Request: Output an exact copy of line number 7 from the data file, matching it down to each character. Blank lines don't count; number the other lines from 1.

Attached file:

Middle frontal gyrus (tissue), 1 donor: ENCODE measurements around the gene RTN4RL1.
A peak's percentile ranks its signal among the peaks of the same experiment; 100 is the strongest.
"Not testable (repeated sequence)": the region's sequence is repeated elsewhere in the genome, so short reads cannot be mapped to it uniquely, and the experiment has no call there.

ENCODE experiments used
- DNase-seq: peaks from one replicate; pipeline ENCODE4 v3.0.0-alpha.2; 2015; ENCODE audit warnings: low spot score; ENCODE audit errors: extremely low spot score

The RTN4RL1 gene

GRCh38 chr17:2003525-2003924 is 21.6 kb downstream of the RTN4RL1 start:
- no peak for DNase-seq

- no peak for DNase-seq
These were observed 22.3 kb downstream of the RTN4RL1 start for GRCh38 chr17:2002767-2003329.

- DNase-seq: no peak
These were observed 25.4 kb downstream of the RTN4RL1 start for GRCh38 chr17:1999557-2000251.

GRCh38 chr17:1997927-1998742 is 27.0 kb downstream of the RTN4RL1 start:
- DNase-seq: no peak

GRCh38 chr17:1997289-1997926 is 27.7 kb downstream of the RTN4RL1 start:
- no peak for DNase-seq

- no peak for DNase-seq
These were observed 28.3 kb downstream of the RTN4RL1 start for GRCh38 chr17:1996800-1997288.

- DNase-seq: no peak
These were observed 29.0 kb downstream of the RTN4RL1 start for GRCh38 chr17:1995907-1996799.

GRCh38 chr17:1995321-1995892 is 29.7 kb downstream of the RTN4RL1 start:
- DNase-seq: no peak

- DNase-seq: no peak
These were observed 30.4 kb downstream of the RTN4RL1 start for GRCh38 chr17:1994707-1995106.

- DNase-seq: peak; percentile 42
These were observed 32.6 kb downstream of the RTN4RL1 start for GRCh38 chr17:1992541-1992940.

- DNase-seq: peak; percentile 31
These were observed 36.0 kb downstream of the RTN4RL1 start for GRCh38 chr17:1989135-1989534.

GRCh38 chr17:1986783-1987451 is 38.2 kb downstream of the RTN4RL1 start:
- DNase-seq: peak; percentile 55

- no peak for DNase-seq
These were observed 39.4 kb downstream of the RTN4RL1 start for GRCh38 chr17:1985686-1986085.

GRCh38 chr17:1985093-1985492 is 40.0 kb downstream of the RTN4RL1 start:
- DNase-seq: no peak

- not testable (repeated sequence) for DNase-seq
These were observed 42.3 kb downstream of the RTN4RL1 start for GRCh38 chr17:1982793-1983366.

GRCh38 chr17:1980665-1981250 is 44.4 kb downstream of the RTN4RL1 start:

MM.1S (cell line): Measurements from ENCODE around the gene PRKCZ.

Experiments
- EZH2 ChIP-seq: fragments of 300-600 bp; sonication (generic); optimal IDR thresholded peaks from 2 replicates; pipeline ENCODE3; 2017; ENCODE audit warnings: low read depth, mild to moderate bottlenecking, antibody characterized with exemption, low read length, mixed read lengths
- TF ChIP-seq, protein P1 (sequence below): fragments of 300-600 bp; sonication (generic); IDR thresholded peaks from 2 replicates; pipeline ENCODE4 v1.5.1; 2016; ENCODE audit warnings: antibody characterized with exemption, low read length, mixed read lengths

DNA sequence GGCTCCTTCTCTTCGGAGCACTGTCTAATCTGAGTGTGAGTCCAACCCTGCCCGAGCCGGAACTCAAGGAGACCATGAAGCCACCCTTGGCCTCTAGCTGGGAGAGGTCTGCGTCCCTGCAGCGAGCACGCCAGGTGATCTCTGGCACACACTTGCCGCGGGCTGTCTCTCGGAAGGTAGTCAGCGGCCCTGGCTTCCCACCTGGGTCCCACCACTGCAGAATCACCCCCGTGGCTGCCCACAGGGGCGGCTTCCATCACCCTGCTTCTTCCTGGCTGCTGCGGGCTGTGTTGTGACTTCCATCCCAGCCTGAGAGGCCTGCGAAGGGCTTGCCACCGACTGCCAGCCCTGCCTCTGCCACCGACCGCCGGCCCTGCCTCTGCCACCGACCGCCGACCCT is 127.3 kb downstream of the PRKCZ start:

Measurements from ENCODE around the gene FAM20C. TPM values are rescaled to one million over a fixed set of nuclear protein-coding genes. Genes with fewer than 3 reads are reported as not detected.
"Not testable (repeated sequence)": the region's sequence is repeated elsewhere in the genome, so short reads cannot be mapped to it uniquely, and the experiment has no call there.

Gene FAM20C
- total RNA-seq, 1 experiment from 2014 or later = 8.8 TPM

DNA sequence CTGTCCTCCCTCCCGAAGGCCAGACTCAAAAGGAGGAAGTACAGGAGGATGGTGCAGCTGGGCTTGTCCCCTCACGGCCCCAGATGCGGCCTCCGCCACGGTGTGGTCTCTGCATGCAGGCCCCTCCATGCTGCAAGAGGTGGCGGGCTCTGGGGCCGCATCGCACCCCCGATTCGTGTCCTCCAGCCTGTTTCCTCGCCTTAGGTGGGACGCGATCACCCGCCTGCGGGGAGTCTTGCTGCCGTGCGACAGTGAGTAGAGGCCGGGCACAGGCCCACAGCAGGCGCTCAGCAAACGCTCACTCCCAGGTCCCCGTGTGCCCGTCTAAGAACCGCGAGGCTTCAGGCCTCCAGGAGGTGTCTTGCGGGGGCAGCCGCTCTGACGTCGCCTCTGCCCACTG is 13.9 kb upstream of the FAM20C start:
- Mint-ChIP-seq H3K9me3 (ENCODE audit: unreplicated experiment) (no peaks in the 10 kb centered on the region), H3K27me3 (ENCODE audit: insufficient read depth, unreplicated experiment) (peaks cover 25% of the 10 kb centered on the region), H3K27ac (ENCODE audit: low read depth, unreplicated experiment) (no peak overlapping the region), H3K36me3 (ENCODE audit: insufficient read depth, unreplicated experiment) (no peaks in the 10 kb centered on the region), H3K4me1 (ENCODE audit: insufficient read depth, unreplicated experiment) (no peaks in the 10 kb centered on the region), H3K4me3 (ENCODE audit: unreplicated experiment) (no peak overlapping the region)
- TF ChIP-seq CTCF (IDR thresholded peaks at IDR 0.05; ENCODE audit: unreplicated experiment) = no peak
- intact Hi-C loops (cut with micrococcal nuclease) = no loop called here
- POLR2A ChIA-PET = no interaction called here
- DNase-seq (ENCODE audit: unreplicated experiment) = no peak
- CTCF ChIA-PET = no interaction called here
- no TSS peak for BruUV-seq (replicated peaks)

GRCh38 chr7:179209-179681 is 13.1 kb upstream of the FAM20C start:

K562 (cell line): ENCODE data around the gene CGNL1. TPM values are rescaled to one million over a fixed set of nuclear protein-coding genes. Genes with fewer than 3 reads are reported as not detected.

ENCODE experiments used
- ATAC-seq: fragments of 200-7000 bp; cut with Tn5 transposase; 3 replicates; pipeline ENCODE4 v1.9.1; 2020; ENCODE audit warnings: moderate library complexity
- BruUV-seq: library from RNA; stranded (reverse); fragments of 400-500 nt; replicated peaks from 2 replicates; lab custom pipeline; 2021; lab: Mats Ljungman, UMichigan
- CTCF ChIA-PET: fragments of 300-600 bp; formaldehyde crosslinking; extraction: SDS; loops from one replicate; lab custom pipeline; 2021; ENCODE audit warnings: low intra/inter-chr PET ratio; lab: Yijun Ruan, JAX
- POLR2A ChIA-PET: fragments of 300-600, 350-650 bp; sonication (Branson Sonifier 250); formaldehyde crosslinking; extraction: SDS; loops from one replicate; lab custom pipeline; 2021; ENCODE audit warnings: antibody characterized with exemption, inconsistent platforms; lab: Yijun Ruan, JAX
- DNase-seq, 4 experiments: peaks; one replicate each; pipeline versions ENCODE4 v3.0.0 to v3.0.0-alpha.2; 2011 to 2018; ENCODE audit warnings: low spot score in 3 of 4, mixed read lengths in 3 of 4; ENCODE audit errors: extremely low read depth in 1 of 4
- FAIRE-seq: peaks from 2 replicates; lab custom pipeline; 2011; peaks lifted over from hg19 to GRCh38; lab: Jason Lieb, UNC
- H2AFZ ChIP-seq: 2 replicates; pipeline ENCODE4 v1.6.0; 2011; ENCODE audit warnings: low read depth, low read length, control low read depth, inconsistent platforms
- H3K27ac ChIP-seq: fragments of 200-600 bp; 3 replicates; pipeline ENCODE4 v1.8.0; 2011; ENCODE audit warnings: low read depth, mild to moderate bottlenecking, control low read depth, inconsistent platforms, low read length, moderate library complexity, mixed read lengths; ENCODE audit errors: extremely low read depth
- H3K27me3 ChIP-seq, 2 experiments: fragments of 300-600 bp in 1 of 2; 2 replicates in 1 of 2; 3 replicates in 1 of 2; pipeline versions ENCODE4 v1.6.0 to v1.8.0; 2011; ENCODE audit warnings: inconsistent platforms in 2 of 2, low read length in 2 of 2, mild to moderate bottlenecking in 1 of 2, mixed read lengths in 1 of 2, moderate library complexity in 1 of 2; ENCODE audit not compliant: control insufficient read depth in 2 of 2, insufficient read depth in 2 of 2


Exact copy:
GRCh38 chr17:2003525-2003924 is 21.6 kb downstream of the RTN4RL1 start: